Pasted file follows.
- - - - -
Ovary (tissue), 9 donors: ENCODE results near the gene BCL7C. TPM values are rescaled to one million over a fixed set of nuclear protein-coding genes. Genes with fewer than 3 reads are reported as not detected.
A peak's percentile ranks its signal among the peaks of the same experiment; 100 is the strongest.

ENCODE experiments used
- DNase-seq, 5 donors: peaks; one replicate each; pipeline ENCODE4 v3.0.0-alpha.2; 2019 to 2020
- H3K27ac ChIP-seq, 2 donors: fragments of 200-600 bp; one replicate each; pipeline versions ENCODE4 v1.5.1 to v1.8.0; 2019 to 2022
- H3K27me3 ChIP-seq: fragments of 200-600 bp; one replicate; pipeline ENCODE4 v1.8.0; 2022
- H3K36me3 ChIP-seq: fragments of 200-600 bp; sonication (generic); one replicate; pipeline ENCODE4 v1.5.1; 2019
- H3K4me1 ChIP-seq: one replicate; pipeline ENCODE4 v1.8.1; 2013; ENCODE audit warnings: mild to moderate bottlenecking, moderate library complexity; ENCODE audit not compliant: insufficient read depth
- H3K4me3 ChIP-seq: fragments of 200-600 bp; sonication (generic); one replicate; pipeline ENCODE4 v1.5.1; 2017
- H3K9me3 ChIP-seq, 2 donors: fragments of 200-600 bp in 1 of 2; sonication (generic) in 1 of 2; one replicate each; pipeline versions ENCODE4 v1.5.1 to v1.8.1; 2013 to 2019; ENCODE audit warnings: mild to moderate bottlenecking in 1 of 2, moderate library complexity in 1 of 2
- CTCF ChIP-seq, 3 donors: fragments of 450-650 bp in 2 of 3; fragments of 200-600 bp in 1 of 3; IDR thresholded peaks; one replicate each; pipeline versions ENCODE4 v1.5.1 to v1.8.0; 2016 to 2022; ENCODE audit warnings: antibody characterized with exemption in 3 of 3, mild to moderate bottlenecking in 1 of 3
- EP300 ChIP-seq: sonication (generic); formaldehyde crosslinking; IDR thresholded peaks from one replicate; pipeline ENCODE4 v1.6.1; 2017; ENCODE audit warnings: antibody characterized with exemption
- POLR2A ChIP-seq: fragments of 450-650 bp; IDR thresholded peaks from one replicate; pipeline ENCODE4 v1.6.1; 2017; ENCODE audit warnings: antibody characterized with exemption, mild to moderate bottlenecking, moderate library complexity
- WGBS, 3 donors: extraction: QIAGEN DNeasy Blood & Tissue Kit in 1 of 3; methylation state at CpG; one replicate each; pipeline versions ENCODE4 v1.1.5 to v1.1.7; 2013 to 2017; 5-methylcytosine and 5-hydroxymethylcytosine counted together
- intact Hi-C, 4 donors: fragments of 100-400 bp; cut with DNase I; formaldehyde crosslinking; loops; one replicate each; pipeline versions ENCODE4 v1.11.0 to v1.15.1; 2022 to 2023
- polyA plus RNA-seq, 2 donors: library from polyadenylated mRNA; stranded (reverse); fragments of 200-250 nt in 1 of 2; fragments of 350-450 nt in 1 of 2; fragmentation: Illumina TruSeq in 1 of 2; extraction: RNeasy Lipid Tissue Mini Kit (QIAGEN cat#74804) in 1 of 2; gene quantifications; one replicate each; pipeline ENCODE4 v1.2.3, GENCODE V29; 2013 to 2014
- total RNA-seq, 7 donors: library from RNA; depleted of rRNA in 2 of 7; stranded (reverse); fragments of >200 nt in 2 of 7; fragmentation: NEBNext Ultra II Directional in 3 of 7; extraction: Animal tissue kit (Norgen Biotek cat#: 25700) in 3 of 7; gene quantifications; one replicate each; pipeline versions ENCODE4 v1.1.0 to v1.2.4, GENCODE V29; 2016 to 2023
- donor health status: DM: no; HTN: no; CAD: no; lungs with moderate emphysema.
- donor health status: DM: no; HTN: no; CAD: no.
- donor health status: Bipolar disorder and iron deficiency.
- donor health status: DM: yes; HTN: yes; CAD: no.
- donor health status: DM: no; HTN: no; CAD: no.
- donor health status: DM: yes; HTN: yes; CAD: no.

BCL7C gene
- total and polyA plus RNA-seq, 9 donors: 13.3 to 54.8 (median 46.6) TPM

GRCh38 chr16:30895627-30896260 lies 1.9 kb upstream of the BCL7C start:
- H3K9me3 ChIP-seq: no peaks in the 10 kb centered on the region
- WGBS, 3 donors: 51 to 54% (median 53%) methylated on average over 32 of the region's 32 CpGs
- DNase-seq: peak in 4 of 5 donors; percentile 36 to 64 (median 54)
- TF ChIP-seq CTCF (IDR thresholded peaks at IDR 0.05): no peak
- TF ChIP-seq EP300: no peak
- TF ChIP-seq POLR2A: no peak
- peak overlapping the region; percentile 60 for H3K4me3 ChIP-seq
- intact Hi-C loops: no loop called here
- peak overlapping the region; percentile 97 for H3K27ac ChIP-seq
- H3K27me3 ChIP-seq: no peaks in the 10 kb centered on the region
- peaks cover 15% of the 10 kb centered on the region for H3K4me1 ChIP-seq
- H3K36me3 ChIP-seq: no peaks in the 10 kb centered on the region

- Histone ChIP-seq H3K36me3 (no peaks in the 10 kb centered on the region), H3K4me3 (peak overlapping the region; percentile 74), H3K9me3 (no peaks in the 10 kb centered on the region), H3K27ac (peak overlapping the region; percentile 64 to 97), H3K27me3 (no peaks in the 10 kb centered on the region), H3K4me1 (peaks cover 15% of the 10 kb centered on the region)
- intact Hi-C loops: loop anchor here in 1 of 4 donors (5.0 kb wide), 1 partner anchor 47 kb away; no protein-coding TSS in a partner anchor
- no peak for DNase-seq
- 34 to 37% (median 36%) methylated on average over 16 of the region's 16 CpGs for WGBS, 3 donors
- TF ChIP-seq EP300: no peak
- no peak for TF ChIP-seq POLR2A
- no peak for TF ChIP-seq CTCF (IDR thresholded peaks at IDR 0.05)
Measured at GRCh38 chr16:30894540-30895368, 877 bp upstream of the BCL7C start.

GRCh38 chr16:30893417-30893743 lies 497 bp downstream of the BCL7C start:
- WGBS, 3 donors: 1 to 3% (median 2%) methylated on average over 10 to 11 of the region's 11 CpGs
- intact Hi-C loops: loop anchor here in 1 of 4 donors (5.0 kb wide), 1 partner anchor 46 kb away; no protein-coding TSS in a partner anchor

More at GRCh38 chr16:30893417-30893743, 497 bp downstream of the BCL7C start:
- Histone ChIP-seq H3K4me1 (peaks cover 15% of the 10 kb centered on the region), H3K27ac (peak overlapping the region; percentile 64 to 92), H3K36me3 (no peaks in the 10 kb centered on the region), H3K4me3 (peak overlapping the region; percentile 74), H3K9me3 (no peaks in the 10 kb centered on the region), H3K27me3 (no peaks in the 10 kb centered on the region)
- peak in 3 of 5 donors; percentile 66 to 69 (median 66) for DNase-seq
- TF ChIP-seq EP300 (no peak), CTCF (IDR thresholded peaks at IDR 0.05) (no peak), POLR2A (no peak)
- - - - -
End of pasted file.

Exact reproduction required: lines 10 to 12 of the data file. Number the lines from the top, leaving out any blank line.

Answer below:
- H3K9me3 ChIP-seq, 2 donors: fragments of 200-600 bp in 1 of 2; sonication (generic) in 1 of 2; one replicate each; pipeline versions ENCODE4 v1.5.1 to v1.8.1; 2013 to 2019; ENCODE audit warnings: mild to moderate bottlenecking in 1 of 2, moderate library complexity in 1 of 2
- CTCF ChIP-seq, 3 donors: fragments of 450-650 bp in 2 of 3; fragments of 200-600 bp in 1 of 3; IDR thresholded peaks; one replicate each; pipeline versions ENCODE4 v1.5.1 to v1.8.0; 2016 to 2022; ENCODE audit warnings: antibody characterized with exemption in 3 of 3, mild to moderate bottlenecking in 1 of 3
- EP300 ChIP-seq: sonication (generic); formaldehyde crosslinking; IDR thresholded peaks from one replicate; pipeline ENCODE4 v1.6.1; 2017; ENCODE audit warnings: antibody characterized with exemption